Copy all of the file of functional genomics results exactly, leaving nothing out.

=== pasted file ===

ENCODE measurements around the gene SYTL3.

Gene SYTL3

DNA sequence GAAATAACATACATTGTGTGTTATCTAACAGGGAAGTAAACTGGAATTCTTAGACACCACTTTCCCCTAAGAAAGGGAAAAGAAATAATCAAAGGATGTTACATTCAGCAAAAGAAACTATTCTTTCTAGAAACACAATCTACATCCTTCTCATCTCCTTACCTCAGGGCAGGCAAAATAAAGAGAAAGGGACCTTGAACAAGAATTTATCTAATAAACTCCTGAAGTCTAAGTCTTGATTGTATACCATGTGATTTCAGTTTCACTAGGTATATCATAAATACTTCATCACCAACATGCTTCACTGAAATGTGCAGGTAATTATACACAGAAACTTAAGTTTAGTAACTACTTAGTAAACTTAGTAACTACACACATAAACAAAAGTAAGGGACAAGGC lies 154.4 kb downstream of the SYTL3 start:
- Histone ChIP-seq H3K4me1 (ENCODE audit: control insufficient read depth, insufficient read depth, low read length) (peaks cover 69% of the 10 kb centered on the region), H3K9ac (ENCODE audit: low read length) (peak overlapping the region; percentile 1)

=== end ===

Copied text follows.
ENCODE measurements around the gene SYTL3.

Gene SYTL3

DNA sequence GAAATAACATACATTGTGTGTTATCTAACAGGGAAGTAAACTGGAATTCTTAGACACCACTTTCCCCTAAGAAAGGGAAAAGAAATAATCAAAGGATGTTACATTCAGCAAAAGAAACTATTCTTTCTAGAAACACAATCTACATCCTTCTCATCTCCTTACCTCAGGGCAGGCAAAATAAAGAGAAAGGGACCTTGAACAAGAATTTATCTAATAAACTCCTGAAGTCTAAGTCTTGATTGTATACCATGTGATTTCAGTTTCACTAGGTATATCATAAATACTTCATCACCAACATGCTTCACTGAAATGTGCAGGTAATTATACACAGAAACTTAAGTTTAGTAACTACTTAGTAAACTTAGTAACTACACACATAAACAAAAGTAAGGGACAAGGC lies 154.4 kb downstream of the SYTL3 start:
- Histone ChIP-seq H3K4me1 (ENCODE audit: control insufficient read depth, insufficient read depth, low read length) (peaks cover 69% of the 10 kb centered on the region), H3K9ac (ENCODE audit: low read length) (peak overlapping the region; percentile 1)